Tragedy averted by smoke alarm
Published 10:25 pm Friday, June 15, 2018
What could have been a tragedy was averted early Friday morning when eight children and one adult living in Hoffler Apartments were awakened by a working smoke alarm.
According to a city spokeswoman, the fire was reported at 1:06 a.m. But by the time the first units arrived on scene eight minutes later, the adult and all eight children had managed to escape without injury, because they had been alerted by a functioning smoke detector.
There are many steps to fire prevention. It’s important to properly extinguish smoking materials, ensure cooking is closely attended and the like. But one thing is clear: the single best thing you can do that won’t prevent a fire, but WILL help save your life, is have working smoke detectors in every recommended area of your home.
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The National Fire Protection Association states that three out of every five home fire deaths occur in homes with no smoke alarm or no working smoke alarm. Most of those deaths happened in homes with no smoke alarms at all. One in five happened in a home without a working smoke alarm. The top reason for the smoke alarms not working in those fires is because the alarm had been intentionally disconnected from its power source due to the alarm going off unnecessarily.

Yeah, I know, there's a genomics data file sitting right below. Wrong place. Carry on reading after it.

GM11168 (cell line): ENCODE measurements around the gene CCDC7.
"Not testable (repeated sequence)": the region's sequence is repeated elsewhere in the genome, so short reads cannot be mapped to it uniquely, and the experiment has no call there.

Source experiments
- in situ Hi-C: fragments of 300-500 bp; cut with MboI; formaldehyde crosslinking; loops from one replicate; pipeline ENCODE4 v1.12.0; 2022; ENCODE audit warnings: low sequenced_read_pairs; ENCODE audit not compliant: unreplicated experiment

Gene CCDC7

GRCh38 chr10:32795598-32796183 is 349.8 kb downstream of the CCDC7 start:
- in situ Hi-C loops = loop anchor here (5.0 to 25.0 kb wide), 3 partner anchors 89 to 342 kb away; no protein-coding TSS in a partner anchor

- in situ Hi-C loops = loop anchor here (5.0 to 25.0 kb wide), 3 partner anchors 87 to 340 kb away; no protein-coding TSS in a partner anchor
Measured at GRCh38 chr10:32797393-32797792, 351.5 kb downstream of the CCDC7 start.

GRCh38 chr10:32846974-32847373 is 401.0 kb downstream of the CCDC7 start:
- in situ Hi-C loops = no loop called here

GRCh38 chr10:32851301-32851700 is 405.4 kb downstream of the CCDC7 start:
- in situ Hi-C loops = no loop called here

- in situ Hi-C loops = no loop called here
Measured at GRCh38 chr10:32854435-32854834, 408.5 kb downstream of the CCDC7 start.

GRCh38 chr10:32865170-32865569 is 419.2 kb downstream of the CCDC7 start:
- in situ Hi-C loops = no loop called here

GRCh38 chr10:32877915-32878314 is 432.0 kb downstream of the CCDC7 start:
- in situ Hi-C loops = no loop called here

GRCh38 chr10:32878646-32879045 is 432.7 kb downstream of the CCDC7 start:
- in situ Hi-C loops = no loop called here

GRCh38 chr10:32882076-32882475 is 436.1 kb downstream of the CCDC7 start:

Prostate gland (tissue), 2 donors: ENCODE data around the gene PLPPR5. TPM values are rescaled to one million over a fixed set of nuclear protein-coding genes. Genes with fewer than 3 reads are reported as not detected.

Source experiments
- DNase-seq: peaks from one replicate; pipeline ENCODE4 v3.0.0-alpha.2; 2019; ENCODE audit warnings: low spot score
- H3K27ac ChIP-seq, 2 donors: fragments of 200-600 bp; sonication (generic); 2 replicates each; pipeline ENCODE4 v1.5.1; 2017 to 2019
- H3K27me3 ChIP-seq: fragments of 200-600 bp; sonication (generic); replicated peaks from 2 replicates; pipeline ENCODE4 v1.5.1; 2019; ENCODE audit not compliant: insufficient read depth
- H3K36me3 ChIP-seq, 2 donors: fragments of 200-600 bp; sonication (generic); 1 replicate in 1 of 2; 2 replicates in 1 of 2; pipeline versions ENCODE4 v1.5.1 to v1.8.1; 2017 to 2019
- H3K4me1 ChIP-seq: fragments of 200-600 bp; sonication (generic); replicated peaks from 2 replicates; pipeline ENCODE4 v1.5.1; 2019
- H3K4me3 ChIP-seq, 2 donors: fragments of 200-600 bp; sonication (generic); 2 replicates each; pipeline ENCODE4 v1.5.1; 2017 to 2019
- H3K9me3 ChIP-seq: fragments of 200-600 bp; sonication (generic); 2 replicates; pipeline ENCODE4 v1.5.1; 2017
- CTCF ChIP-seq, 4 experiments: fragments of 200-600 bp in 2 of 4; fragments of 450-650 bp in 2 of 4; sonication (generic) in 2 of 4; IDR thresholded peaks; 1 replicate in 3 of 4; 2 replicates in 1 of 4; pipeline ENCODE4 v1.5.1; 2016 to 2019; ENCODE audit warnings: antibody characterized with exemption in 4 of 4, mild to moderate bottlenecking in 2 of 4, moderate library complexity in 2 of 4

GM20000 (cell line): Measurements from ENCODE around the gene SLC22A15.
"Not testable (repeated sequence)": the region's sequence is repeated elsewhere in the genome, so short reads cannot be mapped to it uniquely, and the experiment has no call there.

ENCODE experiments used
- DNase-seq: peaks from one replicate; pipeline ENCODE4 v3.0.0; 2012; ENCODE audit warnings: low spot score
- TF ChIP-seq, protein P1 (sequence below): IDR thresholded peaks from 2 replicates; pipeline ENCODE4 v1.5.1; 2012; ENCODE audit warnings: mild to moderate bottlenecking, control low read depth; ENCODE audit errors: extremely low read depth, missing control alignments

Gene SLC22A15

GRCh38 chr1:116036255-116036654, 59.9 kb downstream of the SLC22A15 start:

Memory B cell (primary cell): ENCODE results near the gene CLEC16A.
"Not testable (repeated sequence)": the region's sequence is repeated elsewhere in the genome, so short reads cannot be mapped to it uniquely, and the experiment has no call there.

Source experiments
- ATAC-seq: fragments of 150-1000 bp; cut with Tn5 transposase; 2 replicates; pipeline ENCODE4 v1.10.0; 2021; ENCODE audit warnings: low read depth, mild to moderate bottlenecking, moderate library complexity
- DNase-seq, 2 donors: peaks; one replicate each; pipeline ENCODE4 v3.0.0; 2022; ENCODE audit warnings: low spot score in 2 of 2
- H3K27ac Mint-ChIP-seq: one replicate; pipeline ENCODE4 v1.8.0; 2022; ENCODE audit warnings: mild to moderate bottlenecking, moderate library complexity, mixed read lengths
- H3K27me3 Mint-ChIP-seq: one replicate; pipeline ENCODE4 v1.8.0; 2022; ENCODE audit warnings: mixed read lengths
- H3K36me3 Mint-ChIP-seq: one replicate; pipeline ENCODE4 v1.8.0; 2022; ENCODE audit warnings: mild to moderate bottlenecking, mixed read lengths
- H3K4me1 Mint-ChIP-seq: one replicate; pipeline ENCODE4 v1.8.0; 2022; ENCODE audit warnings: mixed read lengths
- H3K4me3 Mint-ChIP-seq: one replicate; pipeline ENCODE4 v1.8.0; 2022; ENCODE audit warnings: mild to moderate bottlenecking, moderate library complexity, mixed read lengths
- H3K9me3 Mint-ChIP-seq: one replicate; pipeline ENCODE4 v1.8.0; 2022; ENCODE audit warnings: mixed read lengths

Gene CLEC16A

Unfortunately, when the time came that the alarm was necessary, it wasn’t able to do its job.
The NFPA offers these tips for proper smoke detector installation and operation:
- Install smoke alarms in every sleeping room and outside each sleeping area.
- Install alarms on every level of the home, including in the basement.
- Smoke alarms should be at least 10 feet from the stove to reduce false alarms.
- Smoke alarms should be on the ceiling or high on a wall.
- Smoke alarms should be interconnected so that when one sounds, they all sound.
- Large homes may need extra smoke alarms.
- Test all smoke alarms at least once a month.
- Replace all smoke alarms when they are 10 years old.
If you have questions about smoke alarms, call the Suffolk Fire Marshal’s Office at 514-4550.